Raman spectroscopy gives us some amazing insight into ancient life. To pick just example, Raman researchers have analysed ancient microbes on Earth to teach us how to recognise life on other planets (Marshall et al 2006). Rather than highlight the advantages of Raman spectroscopy though, I thought I might focus on one of the biggest drawbacks of this technique: Autofluorescence, which is more commonly just called fluorescence.
“The natural enemy of Raman spectroscopy is fluorescence” – Olaf Hollricher, Raman Instrumentation for Confocal Raman Microscopy.
[Check out this post for a basic refresher on Raman spectroscopy]. Fluorescence is what happens when a substance absorbs and then immediately emits light. In essence, the substance glows when a light is shone on it. This is kind-of but-not-quite like a glow-in-the-dark toy: you shine light on the toy, and when you remove the light you can still see the toy. The difference here is that the toy has stored the light and is slowly releasing it, instead of receiving and releasing the light at nearly the same time. Glow-in-the-dark is an example of phosphorescence. We are talking about fluorescence.
Have you ever been to a museum with rocks and minerals that are being lit with a ‘black light’? Did the minerals look all bright red and green and purple like in the picture from Wikipedia below? The bright colours of these minerals are examples of fluorescence.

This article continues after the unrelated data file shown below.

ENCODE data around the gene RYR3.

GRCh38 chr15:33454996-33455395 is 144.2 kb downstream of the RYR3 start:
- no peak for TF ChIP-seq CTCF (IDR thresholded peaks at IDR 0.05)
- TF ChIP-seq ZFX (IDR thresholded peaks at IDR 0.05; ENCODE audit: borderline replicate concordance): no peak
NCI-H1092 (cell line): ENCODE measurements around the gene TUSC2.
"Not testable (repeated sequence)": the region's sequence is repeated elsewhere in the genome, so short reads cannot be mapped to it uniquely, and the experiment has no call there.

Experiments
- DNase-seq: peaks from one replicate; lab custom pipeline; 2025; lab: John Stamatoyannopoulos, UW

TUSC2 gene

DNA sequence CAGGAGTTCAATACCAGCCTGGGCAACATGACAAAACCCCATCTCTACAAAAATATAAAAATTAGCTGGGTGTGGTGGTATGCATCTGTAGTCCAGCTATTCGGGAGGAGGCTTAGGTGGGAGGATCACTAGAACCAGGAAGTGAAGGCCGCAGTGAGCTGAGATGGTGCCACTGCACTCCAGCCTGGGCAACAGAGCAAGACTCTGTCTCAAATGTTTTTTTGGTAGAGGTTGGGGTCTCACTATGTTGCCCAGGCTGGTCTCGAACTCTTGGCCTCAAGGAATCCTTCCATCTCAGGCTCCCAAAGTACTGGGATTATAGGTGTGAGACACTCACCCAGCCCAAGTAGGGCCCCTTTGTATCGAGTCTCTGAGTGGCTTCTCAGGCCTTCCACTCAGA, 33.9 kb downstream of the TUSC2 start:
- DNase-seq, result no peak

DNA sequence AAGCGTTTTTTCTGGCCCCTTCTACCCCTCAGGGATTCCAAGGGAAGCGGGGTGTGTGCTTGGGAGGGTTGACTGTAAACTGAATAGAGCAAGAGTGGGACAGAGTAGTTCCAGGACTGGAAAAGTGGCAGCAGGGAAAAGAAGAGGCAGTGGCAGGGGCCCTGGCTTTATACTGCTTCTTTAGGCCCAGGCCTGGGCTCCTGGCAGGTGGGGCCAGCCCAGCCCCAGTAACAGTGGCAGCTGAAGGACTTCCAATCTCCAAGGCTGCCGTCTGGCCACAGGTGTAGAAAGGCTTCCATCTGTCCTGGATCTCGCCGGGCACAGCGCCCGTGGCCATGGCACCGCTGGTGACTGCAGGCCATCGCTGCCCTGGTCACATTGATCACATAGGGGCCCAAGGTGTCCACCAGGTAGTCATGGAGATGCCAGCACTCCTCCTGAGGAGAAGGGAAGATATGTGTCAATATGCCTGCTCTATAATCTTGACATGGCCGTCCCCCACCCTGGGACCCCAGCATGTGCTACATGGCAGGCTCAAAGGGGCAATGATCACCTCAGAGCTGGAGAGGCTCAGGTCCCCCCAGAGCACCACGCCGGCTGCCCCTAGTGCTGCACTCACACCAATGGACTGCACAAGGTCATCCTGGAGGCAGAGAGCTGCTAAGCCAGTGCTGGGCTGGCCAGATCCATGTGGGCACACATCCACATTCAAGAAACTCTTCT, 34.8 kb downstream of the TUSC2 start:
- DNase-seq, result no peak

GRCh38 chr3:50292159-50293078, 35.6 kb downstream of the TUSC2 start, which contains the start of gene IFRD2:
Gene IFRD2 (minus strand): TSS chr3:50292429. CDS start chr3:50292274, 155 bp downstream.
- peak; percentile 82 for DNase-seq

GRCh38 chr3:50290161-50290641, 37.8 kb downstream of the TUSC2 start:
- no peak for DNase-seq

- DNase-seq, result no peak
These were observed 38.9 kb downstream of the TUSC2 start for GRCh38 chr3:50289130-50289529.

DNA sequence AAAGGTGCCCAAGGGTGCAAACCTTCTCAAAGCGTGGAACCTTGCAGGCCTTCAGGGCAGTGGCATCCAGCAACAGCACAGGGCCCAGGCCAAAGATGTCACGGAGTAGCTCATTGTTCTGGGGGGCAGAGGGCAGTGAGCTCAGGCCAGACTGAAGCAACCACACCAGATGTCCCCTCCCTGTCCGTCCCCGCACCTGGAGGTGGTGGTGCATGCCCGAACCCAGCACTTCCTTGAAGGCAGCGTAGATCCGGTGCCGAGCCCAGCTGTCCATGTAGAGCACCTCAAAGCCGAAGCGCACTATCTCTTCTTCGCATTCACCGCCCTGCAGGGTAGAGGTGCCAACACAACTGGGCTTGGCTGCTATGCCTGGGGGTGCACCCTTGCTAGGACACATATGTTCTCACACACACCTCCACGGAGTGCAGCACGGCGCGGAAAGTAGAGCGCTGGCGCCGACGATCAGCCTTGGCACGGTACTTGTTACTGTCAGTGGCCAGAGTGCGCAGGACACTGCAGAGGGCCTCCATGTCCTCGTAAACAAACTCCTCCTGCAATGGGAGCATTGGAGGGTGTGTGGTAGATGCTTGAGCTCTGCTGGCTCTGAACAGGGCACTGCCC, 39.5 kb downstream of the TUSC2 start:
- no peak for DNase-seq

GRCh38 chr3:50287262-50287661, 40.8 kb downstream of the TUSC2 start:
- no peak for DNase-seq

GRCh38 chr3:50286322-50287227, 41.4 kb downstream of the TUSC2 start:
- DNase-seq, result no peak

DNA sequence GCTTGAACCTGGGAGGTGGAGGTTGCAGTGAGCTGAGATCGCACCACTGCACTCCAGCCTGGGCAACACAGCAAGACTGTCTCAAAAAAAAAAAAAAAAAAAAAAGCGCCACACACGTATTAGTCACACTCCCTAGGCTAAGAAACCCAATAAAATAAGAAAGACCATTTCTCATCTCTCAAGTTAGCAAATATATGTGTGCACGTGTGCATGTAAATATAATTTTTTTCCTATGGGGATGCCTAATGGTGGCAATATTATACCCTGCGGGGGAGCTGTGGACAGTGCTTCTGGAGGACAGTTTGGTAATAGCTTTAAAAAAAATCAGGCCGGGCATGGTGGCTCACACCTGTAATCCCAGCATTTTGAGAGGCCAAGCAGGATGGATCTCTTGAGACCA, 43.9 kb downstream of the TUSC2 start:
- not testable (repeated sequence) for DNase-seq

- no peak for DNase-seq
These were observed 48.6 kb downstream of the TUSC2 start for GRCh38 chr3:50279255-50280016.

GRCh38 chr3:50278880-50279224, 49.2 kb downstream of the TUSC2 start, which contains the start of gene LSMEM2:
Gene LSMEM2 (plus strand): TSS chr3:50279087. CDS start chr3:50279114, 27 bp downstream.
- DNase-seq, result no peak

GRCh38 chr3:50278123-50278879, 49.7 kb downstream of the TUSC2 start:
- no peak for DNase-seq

For a plain-language video explanation of fluorescence (…that uses lasers), check out this Youtube clip:
So the important point here is that a higher energy (shorter wavelength) light source can make substances emit lower energy (longer wavelength) light. A Raman spectrometer that uses a green wavelength (shorter wavelength) might cause a bone to emit near infrared light (longer wavelength). How does this make fluorescence the “…natural enemy…” of Raman spectroscopy? Quite simply, it’s because the business end of a Raman spectrometer is a CCD or CMOS detector, like the one in your camera. The Raman instrument is designed around producing and gathering light, and because of the way Raman scattering works, the detectors need to be very sensitive. Also, detectors don’t discriminate between Raman scattered light and the light produced by fluorescence. Light emitted during fluorescence is much more intense than Raman scattered light: emitted light drowns out the scattered light.
So, why is fluorescence the “…natural enemy…” of Raman spectroscopy? A sample that fluoresces during a Raman analysis is unlikely to give you a meaningful Raman spectrum. So the trick is to stop a sample from fluorescing…
Marshall CP, Carter EA, Leuko S, Javaux EJ. 2006. Vibrational spectroscopy of extant and fossil microbes: Relevance for the astrobiological exploration of Mars. Vibrational Spectroscopy 41: 182-189